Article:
The Sikhs held power after the Durranis. Maharaja Ranjit Singh was in camp here when he heard the news that his great general Hari Singh Nalwa had been killed at Jamrud by the great Amir Dost Muhammad Khan – the Kabul suburb of Mina Akbar Khan is named after this great Afghan General. The Maharaja gave the fort to Sardar Mohar Singh, who was succeeded by Gurmukh Singh. Subsequently the fort was leased to different people and the last person to manage Rohtas was Raja Fazal Din Khan who joined Sher Singh in rebellion.
ROHTAS ON THE WORLD HERITAGE LIST
“Rohtas Fort is an outstanding example of early Muslim military architecture in the Indian subcontinent, which contains features from elsewhere in the Islamic world. It also had a profound influence on the development of architectural styles in the Mughal Empire and hence on the European colonial architecture as well. The later made an abundant use of that tradition and most constructions from the British Raj still carry the same blend every where in Pakistan and India”.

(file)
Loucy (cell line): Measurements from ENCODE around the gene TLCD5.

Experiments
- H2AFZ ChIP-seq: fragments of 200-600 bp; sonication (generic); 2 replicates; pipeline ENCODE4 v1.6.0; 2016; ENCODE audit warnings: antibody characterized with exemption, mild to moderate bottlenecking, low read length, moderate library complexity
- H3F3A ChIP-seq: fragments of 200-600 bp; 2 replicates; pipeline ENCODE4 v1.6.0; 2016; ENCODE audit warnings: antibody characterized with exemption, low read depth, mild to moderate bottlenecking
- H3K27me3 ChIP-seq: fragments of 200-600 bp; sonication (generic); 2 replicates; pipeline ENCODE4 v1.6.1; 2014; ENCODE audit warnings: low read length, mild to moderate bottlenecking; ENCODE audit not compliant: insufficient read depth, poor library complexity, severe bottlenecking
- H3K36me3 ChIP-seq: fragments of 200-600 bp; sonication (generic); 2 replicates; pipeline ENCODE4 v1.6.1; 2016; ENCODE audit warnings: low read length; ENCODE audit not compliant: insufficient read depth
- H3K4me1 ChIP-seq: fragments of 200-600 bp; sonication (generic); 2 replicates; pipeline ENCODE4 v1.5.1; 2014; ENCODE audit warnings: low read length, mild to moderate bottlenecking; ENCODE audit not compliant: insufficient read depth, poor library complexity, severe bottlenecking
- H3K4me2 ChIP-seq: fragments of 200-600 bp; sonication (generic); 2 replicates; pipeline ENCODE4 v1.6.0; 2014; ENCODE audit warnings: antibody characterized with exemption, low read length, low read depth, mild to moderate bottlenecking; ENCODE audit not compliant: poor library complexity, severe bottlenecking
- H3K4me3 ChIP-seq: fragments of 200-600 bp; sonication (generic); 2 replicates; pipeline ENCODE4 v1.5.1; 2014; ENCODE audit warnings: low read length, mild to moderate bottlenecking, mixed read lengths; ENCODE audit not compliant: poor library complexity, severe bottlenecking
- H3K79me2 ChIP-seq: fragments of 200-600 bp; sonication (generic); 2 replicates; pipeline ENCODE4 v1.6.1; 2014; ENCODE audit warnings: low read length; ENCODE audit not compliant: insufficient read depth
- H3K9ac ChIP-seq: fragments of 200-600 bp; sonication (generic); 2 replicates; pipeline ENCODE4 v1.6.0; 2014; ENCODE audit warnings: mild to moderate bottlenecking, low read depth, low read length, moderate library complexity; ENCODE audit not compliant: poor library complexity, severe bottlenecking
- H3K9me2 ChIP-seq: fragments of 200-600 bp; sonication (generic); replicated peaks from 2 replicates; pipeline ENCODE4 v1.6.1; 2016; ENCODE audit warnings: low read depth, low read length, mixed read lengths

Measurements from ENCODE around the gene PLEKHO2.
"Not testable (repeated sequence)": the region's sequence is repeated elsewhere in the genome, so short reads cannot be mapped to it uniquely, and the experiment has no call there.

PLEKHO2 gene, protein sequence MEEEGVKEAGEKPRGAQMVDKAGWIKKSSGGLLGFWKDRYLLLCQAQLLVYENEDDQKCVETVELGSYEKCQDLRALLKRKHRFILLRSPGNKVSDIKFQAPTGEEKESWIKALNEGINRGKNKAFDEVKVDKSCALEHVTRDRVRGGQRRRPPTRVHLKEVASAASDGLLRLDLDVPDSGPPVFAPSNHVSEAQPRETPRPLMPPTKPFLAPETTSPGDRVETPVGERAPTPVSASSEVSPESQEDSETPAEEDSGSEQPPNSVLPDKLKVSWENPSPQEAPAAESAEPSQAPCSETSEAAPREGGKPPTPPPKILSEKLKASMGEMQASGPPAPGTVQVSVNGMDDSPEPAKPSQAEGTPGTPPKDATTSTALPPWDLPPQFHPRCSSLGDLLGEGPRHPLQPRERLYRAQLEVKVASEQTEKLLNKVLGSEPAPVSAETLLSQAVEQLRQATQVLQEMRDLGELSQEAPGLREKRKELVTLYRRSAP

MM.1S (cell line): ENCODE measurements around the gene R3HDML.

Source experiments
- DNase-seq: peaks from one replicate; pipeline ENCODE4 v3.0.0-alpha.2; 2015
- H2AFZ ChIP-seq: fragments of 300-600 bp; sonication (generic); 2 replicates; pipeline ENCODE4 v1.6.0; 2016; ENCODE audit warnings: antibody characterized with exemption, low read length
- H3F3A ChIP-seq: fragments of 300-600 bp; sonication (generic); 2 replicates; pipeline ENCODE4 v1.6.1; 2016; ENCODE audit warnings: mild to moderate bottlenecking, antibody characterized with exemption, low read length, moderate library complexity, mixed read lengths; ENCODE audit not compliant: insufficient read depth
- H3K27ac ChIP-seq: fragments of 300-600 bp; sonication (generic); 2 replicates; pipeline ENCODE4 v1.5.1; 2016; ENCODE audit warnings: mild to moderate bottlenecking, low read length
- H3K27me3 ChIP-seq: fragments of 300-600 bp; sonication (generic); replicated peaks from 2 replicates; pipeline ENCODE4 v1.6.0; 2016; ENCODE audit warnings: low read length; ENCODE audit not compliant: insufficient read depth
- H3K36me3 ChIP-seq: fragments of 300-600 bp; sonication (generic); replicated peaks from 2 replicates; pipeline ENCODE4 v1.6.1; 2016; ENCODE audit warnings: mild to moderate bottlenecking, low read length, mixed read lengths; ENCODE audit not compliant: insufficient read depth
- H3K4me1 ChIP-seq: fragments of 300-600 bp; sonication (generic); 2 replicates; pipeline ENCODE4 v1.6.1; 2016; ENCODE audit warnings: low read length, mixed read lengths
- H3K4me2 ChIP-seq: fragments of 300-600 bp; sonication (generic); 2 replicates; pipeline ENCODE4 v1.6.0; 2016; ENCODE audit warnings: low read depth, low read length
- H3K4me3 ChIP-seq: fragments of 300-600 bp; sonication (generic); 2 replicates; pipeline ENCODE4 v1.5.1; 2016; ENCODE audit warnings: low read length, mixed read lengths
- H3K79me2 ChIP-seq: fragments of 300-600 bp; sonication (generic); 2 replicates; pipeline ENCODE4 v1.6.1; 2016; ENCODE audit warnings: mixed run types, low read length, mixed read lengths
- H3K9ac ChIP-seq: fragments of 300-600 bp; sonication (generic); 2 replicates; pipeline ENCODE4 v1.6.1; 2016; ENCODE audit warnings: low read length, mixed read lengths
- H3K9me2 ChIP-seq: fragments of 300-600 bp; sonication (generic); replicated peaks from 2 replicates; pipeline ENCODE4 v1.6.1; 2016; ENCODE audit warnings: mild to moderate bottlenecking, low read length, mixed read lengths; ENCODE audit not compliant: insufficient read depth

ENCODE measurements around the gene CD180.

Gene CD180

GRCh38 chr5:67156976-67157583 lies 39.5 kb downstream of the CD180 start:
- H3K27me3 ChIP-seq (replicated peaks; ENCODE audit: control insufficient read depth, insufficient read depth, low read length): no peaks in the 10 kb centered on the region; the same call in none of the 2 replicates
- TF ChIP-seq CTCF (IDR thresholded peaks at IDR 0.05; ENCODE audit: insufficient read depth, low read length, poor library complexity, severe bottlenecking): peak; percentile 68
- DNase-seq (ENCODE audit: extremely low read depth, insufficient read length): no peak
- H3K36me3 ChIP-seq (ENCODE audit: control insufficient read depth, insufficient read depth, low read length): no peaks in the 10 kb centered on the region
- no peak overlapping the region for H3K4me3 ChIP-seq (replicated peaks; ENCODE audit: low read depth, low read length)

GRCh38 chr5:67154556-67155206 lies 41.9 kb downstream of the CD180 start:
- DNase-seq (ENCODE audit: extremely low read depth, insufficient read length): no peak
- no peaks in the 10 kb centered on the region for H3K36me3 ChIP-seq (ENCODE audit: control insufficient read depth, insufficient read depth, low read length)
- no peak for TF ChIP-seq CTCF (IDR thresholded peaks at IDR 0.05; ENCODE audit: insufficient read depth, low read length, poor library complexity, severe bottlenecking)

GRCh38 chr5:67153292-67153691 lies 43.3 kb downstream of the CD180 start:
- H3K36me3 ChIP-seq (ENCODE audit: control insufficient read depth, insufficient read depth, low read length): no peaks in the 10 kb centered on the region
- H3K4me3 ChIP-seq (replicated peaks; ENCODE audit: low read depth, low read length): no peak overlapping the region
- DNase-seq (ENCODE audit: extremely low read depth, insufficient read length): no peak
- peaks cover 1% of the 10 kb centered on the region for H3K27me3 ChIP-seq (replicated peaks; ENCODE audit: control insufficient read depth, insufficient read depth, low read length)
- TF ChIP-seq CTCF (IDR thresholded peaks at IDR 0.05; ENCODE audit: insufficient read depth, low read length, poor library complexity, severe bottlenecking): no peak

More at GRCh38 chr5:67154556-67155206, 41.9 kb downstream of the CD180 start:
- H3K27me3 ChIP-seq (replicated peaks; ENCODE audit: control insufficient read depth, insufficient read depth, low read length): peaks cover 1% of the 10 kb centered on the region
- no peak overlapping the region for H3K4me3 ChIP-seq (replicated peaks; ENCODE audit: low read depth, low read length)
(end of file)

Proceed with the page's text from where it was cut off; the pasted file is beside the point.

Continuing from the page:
Above paragraph stands on page 2 of the report (Document 586) of the World heritage List.
The report further says:-
It is also outstanding by virtue of the refinement and high artistic value of its decorative elements, notably its high – and low relief carvings, its calligraphic inscriptions in marble and sand stones, its plaster decorations and its glazed tiles.
there are no surviving examples of military architecture of this period on the same scale in the subcontinent which survives to the same degree of completeness and conservation. Fatehpur Sikri (India), also on the World Heritage List represents the full Mughal realization of a form and style that owes every thing to its precursor, the great fort of Rohtas.
Note: A serialized set of posts (4 parts ) is also available in July 2008 issue of this e-zine: Please visit:
1. https://wondersofpakistan.wordpress.com/2008/07/26/rohtas-a-lions-fort-part-i/ 2. https://wondersofpakistan.wordpress.com/2008/07/26/rohtas-a-lions-fort-part-ii/ 3. https://wondersofpakistan.wordpress.com/2008/07/26/rohras-a-lions-fort-part-iii/ 4. http://wondersofpakistan.wordpress.com/2008/07/27/rohtas-a-lions-fort-part-iv/